The Institute of Queer Ecology (IQECO) is an ever-evolving collaborative organism that seeks to bring peripheral solutions to environmental degradation to the forefront of public consciousness. IQECO projects are interdisciplinary, but unified and grounded in the theoretical framework of Queer Ecology, an adaptive practice concerned with interconnectivity, intimacy, and multispecies relationality. The collective works to overturn the destructive human-centric hierarchies by imagining an equitable, multispecies future.
The Institute of Queer Ecology was founded in 2017 by Lee Pivnik while he was studying at the Rhode Island School of Design. It is co-directed by Nicolas Baird, who joined the project shortly after its inception, and has continued to steer its growth and focus.
Lee is a Miami-based artist whose current work is focused on the history of the built environment in South Florida, and looks towards local organisms and living systems to identify regenerative solutions to continue living in a city marked by precarity.
Nicolas is an artist, evolutionary biologist, writer, and dancer from Oracle, Arizona, whose scientific research and art practice are concerned with the evolutionary relationships between bodies and their landscapes, coevolution, and multispecies adaptation.
To date, the Institute of Queer Ecology has worked with over 125 different artists to present interdisciplinary programming that oscillates between curating programs and directly producing artworks.
The idea of mimicry lies at the heart of the Institute of Queer Ecology’s vibrant identity—mimicry as an act of survival, manifested in the behavior of many species and distinctly connected to the history of queer communities. IQECO presents as an institute in a act of mimicry and infiltration, reintegrating queerness into scientific discourse and bringing artists to the table of environmental decision making.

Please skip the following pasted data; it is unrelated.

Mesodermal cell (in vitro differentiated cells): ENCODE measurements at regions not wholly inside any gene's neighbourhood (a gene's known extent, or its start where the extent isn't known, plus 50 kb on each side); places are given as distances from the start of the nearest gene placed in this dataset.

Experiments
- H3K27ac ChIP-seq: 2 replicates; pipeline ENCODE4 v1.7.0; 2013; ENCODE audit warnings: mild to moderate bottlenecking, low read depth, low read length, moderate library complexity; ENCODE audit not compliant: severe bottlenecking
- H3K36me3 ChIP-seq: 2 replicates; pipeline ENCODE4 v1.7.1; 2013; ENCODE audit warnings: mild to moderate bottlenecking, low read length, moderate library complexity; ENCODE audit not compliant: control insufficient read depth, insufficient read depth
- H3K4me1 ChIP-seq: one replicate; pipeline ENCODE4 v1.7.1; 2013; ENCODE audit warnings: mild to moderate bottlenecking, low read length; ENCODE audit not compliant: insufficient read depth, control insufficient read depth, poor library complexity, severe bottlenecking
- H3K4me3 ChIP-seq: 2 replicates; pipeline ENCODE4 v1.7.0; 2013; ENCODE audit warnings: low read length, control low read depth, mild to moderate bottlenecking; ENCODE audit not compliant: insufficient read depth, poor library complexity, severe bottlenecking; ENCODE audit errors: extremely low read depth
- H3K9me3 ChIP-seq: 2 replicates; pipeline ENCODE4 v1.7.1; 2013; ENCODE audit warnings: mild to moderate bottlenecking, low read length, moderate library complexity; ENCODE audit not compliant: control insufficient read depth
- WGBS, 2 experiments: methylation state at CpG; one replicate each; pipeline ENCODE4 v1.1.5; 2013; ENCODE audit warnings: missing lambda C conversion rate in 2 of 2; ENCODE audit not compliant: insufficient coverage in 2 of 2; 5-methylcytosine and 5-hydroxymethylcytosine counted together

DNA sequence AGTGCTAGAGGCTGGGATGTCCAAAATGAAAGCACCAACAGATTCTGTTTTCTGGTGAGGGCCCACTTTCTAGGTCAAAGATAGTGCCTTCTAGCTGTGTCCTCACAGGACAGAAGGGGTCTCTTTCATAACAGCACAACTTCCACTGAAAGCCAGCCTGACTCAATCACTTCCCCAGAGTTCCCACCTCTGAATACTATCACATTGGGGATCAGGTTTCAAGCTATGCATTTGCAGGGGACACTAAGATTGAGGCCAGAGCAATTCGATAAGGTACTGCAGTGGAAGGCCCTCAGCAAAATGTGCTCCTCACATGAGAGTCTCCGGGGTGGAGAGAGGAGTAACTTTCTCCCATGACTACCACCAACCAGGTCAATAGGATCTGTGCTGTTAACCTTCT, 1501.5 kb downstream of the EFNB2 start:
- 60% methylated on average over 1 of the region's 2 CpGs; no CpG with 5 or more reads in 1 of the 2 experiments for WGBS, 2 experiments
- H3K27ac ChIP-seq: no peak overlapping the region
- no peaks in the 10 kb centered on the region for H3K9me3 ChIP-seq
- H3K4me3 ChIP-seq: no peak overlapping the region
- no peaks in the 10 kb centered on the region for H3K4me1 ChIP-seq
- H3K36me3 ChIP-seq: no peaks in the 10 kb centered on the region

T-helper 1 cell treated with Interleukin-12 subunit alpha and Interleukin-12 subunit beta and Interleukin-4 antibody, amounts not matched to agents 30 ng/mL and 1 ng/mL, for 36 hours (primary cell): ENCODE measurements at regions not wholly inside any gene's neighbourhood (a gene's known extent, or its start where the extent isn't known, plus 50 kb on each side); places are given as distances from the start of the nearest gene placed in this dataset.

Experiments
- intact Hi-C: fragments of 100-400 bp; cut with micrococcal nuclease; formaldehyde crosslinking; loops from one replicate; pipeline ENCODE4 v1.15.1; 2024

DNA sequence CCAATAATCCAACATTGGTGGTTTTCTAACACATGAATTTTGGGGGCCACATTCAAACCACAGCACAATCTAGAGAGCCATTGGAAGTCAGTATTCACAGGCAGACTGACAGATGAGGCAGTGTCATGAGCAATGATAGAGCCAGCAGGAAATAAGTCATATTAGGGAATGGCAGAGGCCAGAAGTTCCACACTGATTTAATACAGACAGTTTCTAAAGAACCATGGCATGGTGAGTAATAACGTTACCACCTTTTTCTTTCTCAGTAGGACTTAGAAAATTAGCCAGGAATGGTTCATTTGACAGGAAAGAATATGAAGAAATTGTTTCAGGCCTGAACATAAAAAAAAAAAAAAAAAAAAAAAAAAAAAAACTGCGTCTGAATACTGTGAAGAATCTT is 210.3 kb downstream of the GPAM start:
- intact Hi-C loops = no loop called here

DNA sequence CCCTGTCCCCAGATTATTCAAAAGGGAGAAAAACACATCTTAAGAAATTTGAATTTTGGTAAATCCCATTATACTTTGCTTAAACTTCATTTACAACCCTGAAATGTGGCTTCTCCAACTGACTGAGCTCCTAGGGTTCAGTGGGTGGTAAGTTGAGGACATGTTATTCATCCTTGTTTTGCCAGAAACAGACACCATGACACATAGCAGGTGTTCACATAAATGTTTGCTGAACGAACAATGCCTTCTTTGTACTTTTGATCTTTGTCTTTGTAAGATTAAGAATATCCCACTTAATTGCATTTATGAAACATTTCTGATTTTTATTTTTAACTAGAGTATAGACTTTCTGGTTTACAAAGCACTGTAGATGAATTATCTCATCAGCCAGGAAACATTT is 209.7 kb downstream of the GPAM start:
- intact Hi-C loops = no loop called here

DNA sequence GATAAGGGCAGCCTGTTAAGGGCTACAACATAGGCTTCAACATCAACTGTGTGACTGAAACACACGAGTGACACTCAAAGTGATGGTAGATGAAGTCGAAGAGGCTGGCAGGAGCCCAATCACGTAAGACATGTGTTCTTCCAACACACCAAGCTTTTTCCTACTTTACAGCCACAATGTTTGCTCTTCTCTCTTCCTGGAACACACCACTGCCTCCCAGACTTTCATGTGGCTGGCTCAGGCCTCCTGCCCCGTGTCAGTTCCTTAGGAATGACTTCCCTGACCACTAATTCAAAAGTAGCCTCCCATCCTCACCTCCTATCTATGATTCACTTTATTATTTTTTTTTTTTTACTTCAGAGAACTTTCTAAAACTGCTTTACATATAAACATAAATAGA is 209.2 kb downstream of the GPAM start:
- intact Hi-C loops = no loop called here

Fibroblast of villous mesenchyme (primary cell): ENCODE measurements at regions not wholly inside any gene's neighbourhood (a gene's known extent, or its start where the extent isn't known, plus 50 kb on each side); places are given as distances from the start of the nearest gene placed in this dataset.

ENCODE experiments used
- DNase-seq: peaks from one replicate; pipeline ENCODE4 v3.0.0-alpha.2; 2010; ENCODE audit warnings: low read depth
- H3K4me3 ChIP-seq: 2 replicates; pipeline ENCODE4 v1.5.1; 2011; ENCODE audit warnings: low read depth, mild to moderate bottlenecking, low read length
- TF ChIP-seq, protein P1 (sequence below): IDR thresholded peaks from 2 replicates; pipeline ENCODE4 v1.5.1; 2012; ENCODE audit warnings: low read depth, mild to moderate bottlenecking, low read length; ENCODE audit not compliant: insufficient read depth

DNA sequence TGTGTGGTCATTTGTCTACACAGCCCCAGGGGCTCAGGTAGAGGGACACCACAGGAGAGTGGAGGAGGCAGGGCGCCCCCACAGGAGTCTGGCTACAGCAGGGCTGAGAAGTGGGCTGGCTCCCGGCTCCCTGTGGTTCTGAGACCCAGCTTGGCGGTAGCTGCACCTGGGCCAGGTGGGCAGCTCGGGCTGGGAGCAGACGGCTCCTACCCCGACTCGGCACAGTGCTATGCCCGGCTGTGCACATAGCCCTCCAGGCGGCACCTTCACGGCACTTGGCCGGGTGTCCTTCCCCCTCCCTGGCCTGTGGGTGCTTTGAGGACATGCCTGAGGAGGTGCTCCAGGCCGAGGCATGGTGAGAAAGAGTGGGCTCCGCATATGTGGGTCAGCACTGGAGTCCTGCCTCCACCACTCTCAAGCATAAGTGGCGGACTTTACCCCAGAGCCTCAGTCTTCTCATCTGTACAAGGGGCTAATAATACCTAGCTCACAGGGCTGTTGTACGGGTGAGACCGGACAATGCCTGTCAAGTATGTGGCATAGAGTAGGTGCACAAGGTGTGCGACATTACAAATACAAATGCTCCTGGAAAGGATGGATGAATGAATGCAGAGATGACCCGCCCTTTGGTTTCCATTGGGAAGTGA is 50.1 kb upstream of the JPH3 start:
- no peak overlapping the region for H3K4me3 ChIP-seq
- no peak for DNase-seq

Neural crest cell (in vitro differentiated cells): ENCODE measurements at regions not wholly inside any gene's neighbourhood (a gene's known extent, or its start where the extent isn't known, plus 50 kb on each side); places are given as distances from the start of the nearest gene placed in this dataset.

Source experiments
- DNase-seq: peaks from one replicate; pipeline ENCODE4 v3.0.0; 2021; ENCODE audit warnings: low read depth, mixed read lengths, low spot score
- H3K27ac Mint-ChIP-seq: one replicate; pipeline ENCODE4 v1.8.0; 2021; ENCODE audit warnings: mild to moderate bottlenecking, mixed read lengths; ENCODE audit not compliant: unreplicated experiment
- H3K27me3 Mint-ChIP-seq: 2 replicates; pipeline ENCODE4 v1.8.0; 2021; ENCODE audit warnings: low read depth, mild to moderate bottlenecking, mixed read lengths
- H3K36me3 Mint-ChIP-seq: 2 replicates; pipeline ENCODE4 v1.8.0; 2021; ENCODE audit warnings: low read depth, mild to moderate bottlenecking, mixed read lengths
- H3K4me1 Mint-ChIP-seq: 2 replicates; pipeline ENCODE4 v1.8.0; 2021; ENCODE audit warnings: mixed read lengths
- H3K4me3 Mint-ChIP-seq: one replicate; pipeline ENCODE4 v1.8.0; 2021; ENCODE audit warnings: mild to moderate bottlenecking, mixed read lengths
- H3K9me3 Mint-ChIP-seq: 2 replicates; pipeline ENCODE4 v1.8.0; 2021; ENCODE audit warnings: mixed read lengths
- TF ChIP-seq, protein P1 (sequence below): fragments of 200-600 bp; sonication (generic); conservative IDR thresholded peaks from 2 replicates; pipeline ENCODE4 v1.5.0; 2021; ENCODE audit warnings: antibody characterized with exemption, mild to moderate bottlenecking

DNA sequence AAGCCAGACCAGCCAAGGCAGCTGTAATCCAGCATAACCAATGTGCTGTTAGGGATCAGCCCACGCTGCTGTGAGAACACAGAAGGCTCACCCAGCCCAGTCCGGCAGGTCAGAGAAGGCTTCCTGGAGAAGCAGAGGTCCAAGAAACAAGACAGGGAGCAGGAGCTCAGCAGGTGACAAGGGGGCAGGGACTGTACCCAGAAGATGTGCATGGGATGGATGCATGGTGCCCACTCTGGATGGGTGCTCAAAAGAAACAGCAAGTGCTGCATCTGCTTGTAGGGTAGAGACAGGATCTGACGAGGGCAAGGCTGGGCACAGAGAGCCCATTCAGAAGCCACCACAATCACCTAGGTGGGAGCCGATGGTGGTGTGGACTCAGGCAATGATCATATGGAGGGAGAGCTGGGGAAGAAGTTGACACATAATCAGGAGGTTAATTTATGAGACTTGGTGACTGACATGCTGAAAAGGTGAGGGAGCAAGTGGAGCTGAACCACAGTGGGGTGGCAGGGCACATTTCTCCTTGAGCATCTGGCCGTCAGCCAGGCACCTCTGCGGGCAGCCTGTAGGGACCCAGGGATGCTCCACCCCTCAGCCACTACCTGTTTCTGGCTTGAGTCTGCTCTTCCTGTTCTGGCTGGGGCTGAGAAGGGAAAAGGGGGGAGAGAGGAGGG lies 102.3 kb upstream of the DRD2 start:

IQECO is a project of futurism, demanding that we meet the climate crisis collectively with ideas that remake our relationships with nature. Queer communities are uniquely positioned to lead on climate adaptation through embodied strategies already inherent or familiar to queer experiences. On an individual level, queer lives are mutable: we understand change and transformation in intensely personal ways. On a collective level, queer community is mutualistic: it is symbiotic, in-contact, relational; it is a space of eccentric economies and mutual support, of found families and utopian dreams, of care and connection and the net benefits species gift one another. Through our artistic production, we aim to share this world of transformation and cooperation as strategies for environmental adaptation and ecological survival. IQECO has presented projects with the Guggenheim Museum (New York, NY), the Institute of Contemporary Art (Miami, Florida), the Julia Stoschek Collection (Düsseldorf, Germany), the Medellín Museum of Modern Art (Medellín, Colombia), the Museum of Contemporary Art Belgrade (Serbia), the Biennale of Sydney (Australia), Prairie (Chicago, IL), Bas Fisher Invitational (Miami, FL) Gas Gallery (Los Angeles, CA), and Vox Populi (Philadelphia, PA), among others.
Founded in 2017, the Institute of Queer Ecology is supported in part by a Knight Arts Challenge grant from the John S. and James L. Knight Foundation.